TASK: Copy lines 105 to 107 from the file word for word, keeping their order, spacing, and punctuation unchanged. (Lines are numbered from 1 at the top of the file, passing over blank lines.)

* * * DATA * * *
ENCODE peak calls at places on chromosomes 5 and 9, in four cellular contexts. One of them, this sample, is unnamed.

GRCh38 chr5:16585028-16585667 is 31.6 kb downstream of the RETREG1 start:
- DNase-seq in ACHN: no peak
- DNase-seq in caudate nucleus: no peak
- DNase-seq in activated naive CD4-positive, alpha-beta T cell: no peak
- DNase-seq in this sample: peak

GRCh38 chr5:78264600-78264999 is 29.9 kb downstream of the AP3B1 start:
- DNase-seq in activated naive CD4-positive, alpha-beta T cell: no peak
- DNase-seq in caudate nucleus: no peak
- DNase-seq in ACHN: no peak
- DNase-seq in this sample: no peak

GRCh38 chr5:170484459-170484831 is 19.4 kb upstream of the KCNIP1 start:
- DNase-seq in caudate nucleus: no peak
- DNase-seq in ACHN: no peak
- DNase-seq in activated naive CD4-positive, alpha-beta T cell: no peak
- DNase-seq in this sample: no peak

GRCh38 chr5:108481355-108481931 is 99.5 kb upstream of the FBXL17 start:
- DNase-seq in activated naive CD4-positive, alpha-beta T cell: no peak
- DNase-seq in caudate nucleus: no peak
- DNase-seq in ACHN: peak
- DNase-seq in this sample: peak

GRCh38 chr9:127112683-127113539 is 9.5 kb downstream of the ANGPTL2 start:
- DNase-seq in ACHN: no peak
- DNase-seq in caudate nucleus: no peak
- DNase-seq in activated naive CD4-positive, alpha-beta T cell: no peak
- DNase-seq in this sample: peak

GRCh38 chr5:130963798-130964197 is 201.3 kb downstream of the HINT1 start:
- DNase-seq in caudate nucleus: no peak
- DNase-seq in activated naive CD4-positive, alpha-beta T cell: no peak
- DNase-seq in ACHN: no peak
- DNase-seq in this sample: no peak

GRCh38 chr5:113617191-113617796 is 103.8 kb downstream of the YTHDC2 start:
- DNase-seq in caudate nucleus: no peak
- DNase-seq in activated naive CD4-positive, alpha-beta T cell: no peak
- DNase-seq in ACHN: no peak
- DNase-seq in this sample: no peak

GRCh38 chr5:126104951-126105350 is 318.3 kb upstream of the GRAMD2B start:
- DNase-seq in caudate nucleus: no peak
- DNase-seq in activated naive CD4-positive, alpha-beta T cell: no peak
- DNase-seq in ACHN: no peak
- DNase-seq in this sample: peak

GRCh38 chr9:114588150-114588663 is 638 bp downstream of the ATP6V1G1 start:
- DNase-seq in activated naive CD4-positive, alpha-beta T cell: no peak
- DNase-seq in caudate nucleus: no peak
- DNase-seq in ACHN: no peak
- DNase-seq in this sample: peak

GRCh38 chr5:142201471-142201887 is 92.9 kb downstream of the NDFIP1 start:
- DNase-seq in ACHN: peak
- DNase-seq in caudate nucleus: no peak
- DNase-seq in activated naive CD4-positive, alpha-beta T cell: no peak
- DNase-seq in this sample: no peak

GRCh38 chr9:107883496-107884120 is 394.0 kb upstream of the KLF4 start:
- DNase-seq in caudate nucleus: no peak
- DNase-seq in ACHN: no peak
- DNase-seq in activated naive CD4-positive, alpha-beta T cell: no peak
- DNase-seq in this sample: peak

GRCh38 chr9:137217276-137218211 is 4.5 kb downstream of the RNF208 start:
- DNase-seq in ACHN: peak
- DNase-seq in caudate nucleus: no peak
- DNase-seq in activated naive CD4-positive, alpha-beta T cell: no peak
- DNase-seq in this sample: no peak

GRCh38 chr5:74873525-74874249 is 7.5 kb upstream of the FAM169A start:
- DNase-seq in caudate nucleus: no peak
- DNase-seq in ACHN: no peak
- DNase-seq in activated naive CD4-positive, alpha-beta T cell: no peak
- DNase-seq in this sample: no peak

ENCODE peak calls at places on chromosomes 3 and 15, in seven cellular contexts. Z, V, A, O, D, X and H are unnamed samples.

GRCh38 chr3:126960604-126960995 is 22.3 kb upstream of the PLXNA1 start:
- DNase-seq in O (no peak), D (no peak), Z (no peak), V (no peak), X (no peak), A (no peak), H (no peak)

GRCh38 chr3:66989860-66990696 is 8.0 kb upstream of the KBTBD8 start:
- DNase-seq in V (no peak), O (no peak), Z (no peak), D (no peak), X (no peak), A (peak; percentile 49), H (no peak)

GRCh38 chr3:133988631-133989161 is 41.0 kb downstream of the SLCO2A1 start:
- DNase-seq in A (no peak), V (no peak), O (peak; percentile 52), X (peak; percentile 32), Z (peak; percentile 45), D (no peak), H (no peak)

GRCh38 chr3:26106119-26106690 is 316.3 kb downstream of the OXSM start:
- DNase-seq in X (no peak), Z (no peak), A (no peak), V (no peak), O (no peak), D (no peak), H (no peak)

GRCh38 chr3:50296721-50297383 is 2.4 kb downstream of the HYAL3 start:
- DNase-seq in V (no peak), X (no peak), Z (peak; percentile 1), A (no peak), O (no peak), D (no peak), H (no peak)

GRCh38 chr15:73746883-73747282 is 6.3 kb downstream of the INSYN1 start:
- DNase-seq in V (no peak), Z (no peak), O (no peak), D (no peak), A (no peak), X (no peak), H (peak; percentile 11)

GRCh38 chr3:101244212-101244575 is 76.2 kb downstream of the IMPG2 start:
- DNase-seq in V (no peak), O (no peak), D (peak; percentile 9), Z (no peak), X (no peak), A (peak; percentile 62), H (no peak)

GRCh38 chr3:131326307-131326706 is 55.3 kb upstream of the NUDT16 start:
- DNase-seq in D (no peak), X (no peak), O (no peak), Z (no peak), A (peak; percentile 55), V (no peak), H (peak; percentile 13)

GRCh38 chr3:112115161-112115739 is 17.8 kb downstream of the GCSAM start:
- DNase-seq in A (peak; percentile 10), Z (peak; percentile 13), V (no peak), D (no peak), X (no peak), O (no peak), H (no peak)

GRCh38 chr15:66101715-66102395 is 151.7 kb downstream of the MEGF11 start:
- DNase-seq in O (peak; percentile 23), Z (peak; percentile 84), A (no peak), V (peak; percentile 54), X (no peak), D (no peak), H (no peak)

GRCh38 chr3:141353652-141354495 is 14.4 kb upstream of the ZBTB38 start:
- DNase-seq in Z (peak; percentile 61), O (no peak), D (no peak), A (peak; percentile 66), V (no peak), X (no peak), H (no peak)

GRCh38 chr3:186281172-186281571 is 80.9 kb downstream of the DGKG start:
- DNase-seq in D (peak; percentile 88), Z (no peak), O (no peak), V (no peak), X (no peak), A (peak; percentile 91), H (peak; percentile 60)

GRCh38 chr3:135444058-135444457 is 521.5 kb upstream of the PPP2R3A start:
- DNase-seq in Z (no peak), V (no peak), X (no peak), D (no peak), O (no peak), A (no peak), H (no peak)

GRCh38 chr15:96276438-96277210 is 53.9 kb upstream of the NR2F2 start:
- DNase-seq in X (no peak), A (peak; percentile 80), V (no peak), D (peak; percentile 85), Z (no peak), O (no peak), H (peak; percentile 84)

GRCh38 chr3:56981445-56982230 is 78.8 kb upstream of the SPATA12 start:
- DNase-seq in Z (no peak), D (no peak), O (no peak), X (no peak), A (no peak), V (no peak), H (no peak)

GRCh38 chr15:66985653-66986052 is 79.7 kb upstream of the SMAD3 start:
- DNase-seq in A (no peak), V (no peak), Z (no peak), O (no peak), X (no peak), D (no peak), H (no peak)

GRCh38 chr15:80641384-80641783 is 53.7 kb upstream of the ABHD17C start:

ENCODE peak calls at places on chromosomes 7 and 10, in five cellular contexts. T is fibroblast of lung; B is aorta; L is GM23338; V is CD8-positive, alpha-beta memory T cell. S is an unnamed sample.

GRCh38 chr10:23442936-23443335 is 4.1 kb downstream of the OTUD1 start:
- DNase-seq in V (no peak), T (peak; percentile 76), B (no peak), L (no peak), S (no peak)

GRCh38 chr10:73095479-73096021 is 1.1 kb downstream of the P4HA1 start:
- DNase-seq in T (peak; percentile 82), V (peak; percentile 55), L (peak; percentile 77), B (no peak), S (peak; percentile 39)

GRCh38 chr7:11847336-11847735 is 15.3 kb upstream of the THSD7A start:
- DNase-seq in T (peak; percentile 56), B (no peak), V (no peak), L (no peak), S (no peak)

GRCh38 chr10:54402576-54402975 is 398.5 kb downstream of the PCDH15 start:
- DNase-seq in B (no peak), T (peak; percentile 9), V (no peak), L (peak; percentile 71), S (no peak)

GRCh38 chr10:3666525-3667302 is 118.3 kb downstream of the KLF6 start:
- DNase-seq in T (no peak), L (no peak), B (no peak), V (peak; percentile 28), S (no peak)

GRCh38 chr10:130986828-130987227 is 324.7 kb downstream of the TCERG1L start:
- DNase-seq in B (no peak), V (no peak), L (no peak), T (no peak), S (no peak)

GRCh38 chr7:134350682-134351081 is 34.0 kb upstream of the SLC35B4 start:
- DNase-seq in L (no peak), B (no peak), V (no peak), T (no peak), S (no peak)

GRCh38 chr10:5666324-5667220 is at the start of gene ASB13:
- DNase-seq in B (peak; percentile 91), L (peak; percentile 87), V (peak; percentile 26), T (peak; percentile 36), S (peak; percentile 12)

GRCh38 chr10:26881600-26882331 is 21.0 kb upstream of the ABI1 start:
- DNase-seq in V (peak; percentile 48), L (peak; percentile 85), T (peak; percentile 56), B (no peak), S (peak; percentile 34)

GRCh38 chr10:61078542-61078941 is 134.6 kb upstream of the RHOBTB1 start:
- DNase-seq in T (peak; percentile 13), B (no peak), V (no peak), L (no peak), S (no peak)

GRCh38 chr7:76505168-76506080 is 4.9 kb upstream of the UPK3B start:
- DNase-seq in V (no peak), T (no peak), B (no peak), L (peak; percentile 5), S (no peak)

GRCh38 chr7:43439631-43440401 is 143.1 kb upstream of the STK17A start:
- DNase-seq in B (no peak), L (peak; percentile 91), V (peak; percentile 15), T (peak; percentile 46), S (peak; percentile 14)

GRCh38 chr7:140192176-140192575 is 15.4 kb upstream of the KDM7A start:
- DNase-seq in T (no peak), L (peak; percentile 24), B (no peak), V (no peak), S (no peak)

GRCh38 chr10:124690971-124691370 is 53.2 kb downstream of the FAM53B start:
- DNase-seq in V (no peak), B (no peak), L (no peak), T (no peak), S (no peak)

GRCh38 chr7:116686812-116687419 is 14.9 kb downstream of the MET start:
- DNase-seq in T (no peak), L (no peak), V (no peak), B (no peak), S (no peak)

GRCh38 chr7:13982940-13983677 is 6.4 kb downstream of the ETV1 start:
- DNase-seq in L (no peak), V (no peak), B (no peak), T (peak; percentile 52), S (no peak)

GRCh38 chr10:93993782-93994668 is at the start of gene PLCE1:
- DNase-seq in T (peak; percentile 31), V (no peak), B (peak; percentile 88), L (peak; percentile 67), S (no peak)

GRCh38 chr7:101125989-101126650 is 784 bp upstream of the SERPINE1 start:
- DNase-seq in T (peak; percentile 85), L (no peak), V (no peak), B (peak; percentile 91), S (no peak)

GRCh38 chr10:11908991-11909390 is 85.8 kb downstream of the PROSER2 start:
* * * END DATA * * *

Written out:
- DNase-seq in T (peak; percentile 82), V (peak; percentile 55), L (peak; percentile 77), B (no peak), S (peak; percentile 39)

GRCh38 chr7:11847336-11847735 is 15.3 kb upstream of the THSD7A start:
- DNase-seq in T (peak; percentile 56), B (no peak), V (no peak), L (no peak), S (no peak)